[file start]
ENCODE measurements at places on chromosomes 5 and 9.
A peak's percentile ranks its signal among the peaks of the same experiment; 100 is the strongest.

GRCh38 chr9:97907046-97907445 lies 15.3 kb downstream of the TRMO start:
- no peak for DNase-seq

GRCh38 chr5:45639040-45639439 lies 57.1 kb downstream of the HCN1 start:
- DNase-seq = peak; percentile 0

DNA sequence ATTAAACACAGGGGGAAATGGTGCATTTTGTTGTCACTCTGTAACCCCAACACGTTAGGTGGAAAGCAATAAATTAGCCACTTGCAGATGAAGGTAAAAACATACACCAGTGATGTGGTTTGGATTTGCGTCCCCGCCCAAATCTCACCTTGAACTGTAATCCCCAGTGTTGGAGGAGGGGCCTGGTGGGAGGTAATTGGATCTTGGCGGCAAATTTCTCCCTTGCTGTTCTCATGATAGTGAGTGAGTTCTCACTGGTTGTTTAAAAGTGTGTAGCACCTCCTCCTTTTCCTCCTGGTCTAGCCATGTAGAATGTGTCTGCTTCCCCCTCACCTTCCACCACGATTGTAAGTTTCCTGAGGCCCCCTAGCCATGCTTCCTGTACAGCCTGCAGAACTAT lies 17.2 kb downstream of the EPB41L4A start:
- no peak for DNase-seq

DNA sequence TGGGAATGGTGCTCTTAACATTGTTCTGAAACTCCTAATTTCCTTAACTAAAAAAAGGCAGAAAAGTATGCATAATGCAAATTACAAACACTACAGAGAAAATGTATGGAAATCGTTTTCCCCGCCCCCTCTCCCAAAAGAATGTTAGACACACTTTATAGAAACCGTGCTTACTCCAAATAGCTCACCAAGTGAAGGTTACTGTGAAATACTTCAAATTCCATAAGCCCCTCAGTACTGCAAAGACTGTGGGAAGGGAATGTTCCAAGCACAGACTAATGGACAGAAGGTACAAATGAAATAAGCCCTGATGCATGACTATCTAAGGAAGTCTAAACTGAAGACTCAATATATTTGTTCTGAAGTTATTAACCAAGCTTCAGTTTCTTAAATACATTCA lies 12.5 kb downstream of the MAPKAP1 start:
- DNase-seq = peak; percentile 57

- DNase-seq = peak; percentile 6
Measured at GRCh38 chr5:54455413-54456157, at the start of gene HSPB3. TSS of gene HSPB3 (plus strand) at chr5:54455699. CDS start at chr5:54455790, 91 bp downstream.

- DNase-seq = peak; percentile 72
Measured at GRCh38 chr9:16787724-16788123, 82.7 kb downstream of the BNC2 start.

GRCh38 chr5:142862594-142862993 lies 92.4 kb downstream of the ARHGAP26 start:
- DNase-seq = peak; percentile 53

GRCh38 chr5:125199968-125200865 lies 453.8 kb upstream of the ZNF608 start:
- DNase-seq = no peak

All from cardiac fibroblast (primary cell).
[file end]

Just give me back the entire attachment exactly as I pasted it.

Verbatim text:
ENCODE measurements at places on chromosomes 5 and 9.
A peak's percentile ranks its signal among the peaks of the same experiment; 100 is the strongest.

GRCh38 chr9:97907046-97907445 lies 15.3 kb downstream of the TRMO start:
- no peak for DNase-seq

GRCh38 chr5:45639040-45639439 lies 57.1 kb downstream of the HCN1 start:
- DNase-seq = peak; percentile 0

DNA sequence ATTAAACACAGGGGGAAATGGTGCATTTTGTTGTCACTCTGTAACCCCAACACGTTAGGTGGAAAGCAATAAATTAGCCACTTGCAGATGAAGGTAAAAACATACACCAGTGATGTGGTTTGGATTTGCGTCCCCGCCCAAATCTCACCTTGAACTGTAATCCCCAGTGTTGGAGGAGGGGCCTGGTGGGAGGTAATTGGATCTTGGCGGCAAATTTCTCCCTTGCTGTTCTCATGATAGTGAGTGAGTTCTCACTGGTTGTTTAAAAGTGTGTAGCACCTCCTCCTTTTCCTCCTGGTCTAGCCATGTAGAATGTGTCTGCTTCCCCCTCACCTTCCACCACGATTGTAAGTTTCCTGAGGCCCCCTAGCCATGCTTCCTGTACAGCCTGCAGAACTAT lies 17.2 kb downstream of the EPB41L4A start:
- no peak for DNase-seq

DNA sequence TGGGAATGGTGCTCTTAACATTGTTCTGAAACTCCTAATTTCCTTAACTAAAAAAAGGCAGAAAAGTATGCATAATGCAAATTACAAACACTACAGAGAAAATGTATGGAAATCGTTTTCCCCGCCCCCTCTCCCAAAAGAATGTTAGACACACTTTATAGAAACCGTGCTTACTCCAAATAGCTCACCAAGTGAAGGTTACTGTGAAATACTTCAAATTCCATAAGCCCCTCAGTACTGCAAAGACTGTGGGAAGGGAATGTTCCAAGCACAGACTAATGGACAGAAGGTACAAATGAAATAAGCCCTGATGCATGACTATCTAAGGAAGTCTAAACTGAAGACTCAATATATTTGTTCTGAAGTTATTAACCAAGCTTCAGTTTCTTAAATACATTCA lies 12.5 kb downstream of the MAPKAP1 start:
- DNase-seq = peak; percentile 57

- DNase-seq = peak; percentile 6
Measured at GRCh38 chr5:54455413-54456157, at the start of gene HSPB3. TSS of gene HSPB3 (plus strand) at chr5:54455699. CDS start at chr5:54455790, 91 bp downstream.

- DNase-seq = peak; percentile 72
Measured at GRCh38 chr9:16787724-16788123, 82.7 kb downstream of the BNC2 start.

GRCh38 chr5:142862594-142862993 lies 92.4 kb downstream of the ARHGAP26 start:
- DNase-seq = peak; percentile 53

GRCh38 chr5:125199968-125200865 lies 453.8 kb upstream of the ZNF608 start:
- DNase-seq = no peak

All from cardiac fibroblast (primary cell).